Retirement plans need a strategy for education, but an actual policy statement may not be needed, experts say.
There is more to retirement planning than making financial calculations—more to living in retirement than securing an income stream.
There’s been a tug of war, of sorts, over the best design for K-12 school district 403(b) plans, but some say they should strike a balance between old and new.
Advisers say they are biting the bullet to educate participants about these high costs.
Recordkeeping systems are not as varied as they used to be, but it's still important for plan advisers to help their sponsor clients pick the right provider.
Advisers can add value for their plan sponsor clients by strategizing the participant account drawdown process.
ERISA dictates a list of best-interest requirements when managing terminated plan participants.
Finding the money for effective financial wellness programs can be tricky.
Show your clients the value of tackling employees’ money woes.
Lack of awareness, pressure by vendors that want to maintain the status quo and limited provider choice are hindering K-12 403(b) plan sponsors from consolidating vendors and improving their plans.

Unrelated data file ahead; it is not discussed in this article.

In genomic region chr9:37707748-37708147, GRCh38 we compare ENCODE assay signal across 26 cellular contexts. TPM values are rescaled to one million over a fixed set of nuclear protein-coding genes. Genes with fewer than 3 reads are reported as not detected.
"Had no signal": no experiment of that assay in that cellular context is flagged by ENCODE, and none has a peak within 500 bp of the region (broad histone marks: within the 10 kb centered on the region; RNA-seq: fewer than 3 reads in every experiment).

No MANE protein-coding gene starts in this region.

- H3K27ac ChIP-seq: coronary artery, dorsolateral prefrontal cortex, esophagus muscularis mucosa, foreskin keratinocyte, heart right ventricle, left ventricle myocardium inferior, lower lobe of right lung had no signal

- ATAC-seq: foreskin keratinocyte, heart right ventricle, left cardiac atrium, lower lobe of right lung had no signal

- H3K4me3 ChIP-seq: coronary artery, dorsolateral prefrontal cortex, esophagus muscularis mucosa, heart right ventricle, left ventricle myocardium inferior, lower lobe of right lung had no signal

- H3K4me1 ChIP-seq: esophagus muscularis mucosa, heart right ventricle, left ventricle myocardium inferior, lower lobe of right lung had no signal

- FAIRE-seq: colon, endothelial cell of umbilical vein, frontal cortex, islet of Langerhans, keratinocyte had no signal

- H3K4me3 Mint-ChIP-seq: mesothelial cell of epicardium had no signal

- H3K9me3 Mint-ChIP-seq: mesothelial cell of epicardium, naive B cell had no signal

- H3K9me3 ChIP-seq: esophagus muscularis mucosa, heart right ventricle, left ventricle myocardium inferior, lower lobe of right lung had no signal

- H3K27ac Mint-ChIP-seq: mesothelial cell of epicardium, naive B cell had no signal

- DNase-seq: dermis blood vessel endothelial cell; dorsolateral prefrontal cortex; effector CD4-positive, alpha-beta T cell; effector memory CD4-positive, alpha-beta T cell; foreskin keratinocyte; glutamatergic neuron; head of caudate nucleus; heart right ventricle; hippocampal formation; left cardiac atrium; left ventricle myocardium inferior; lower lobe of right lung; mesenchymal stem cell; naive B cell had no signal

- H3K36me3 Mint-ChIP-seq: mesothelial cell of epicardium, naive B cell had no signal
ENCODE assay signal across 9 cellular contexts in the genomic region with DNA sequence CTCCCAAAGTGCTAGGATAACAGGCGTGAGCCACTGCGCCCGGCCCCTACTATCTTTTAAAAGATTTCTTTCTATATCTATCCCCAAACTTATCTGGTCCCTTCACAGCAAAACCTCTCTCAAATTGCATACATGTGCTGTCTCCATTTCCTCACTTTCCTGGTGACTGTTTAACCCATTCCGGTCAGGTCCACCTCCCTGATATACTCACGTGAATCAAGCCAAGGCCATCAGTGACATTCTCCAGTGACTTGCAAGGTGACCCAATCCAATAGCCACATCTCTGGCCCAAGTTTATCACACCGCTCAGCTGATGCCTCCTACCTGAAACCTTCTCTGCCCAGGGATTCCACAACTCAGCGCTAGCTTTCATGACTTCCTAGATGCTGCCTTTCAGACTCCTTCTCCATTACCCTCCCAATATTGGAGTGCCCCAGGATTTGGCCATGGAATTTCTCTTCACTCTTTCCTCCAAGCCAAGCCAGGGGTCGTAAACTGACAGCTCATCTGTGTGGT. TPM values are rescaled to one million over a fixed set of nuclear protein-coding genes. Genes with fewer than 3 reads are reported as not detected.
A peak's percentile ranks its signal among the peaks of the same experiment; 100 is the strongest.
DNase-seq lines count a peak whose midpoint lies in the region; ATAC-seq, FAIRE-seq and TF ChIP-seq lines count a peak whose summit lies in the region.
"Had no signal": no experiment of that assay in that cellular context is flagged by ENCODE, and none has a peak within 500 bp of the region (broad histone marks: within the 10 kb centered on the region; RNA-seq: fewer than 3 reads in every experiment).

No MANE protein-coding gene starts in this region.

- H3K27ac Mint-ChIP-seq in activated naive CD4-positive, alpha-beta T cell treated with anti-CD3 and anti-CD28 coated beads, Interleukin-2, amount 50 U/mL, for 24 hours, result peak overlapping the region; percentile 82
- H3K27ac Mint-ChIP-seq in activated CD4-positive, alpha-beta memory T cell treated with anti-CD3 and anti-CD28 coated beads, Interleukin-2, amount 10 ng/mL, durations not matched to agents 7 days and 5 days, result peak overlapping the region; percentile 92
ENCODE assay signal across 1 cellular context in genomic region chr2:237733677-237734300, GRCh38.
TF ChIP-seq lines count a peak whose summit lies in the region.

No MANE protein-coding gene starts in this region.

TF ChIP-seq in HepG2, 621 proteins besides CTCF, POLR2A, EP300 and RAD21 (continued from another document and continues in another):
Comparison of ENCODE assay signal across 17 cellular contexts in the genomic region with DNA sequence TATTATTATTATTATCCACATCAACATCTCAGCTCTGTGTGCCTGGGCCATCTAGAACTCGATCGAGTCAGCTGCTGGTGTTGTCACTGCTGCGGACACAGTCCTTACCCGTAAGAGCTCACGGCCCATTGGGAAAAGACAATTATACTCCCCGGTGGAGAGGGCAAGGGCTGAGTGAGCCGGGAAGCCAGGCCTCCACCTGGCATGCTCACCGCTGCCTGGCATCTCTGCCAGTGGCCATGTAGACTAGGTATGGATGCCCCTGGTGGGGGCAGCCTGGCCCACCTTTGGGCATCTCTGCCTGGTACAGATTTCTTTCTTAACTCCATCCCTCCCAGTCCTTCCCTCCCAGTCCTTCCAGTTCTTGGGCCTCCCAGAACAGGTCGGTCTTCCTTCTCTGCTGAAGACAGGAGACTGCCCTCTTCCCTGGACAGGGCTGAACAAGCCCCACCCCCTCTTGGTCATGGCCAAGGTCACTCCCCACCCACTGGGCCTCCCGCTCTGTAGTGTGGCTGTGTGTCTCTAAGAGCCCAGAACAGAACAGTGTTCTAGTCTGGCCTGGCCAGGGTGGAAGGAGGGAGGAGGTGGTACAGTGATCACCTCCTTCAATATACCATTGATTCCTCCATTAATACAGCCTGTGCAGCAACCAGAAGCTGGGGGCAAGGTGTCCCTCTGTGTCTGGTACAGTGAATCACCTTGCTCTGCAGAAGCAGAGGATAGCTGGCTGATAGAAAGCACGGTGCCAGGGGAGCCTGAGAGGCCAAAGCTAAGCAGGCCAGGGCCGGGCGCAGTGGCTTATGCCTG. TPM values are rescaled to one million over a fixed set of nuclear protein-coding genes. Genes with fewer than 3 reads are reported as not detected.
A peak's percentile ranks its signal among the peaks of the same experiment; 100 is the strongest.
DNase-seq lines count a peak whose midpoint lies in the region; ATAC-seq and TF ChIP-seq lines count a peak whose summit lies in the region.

It’s a significant challenge for sponsors of both DB and DC plans to take charge of communications and participant education.
These clauses can cover costs when being sued—but they don’t eliminate fiduciary responsibilities.
Advisers can aid retirement readiness through expanded use of auto-features that go beyond enrollment.
Advisers can leverage the array of information available to clients to show their value.
New ways to get younger employees engaged with the retirement plan—and keep them there.
A survey finds retirement plan sponsors are very satisfied with their plan advisers, but that doesn’t mean they aren’t open to switching to a different one.
Ask more. Assume less.
Deciding where to start is a critical and challenging part of serving retirement plans.
The “retailization” of 401(k)s and other plan types has sold participants short, experts say.
The majority of couples believe they communicate effectively when it comes to finances, but a new study shows otherwise.